Anybody can own some stocks. In fact, I encourage everybody to get into the stock market. A simple concept called “dollar cost averaging” means that you commit to buying into the stock market (via an S&P 500 Index Fund?) at some fixed amount every month, no matter what the market is doing. $5? $25? $100?
Some things to consider if you hold individual stocks instead of shares in an index fund. Looking at your portfolio, is it time to sell off some poor performers? Remember, when you sell at a loss, you only get to deduct $3,000 a year in capital losses. The rest are carried forward to future years. Best to offset some capital gains with capital losses. Thus, perhaps you also have some high performers in your portfolio that it’s time to sell since they may have hit their high point.
Capital gains tax is not that simple to compute. Perhaps you’ve heard “Capital Gains tax is 20%?” Well, that is not exactly right. If your income is low enough, your capital gains tax rate could be as low as 0%. For many folks, the capital gains rate is 15%. AND, the “maximum” capital gains rate of 20% is not exactly correct because usually when you hit that rate, you probably also have the “Net Investment Income Tax” (from Obamacare) of 3.8%, thus making your top capital gains tax rate of 23.8%. Now there are rumors running around that Congress wants to raise the capital gains rate. Actually, they are talking about raising that top rate of 23.8% up to about 28.8% … only for the “rich.” (If you make $400,000 a year or more, you are “rich.”) BTW, Congress is planning on making this tax hike retroactive to September 13, 2021. So, too late to sell something before the capital gains tax hike.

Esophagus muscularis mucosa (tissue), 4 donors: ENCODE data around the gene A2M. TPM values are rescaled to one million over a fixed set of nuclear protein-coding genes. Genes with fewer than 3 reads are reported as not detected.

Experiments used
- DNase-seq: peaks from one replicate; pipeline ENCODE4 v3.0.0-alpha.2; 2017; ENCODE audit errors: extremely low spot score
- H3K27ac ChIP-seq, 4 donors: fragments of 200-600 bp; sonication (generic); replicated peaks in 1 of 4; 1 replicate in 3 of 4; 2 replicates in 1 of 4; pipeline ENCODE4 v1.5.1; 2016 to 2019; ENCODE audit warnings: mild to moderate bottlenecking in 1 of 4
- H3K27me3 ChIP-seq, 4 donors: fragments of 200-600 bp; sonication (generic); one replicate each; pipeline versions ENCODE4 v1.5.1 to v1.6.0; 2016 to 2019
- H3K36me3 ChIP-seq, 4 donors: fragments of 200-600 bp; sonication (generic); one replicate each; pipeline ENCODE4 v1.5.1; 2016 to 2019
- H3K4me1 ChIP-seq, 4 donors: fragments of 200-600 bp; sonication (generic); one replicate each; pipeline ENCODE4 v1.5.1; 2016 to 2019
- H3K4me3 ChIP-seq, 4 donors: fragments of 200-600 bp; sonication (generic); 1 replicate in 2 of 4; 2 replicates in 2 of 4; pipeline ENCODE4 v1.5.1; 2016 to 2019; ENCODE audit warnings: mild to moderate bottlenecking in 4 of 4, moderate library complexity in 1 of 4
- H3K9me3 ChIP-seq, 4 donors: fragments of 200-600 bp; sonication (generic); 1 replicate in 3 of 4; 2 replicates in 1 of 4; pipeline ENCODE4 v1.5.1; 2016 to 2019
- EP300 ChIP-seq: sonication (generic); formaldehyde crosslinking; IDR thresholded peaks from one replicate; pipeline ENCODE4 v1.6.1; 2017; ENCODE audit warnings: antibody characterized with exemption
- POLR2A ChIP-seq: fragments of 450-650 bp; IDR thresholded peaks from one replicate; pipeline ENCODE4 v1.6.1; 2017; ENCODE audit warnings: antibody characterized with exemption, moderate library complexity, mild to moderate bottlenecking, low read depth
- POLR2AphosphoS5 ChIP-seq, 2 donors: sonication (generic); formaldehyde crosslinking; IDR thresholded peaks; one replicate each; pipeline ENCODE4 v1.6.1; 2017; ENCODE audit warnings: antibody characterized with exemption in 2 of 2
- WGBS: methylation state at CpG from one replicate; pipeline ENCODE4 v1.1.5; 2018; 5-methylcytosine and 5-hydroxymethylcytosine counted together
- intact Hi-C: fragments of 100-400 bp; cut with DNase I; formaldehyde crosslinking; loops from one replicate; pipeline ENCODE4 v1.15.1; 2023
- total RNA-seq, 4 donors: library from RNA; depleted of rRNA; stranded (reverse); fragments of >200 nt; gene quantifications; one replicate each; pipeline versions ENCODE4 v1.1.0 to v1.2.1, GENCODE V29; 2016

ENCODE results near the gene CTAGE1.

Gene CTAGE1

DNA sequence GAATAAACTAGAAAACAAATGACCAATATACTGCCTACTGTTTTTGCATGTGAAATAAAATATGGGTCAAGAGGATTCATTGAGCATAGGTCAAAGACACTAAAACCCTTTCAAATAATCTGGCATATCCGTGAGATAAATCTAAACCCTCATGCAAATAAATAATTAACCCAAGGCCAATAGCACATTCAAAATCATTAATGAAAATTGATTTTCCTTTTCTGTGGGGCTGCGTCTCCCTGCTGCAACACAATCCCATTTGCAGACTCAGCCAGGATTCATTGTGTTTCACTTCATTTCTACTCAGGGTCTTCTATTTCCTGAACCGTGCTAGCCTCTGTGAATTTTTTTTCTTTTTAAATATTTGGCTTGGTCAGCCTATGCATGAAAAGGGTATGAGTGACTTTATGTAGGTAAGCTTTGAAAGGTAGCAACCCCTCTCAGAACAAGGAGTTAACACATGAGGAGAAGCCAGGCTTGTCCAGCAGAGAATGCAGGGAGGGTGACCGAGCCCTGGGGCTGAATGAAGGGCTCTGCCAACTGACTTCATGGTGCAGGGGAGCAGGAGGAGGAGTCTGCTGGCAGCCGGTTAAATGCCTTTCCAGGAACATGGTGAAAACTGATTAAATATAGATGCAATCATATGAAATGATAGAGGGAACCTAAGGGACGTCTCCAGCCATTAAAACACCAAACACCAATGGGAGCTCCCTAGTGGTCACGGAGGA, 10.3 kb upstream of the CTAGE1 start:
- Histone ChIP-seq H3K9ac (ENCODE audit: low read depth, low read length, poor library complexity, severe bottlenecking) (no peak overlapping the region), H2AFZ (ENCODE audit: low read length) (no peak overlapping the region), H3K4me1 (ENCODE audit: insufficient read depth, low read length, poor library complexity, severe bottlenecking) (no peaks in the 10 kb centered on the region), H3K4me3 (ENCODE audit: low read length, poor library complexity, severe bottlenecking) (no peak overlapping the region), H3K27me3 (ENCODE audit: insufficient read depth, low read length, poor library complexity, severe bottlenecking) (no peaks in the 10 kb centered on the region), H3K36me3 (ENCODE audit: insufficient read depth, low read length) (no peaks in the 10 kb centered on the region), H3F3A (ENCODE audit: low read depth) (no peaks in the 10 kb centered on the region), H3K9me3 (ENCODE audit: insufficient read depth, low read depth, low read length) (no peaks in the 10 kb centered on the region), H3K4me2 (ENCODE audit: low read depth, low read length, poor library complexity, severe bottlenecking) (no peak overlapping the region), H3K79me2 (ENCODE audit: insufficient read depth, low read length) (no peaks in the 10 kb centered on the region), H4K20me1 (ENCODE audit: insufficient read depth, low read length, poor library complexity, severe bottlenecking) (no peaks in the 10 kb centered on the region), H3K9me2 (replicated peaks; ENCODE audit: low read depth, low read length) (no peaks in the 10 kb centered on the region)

Let me give you an example of how the capital gains tax is computed. Be prepared, it may seem a bit confusing, so hold on.
If taxable income including long-term gains and/or dividends does not exceed $40,000 on single returns…$54,100 for heads of household and $80,800 for joint filers…then your qualified dividends and profits on sales of assets owned more than a year are taxed at 0% until they push you over those threshold amounts. Suppose you had $10,000 in qualified dividend income and you file as married. Your other income comes to $65,000. All $10,000 of your qualified dividends are taxed at 0%. But wait, let’s say that married couple has $78,000 of other taxable income. Now $2,800 ($80,800 – $78,000 = $2,800) of the $10,000 of qualified dividends gets the 0% tax rate, the rest ($7,200) is now taxed at a capital gains rate of 15%.
Now wasn’t that easy? And folks wonder why the average tax preparer develops nervous tics over time.
Did you hear? Prov 12:1a says, “Whoever loves instruction loves knowledge…”
Kelly Bullis is a Certified Public Accountant in Carson City. Contact him at 882-4459. On the web at BullisAndCo.com Also on Facebook.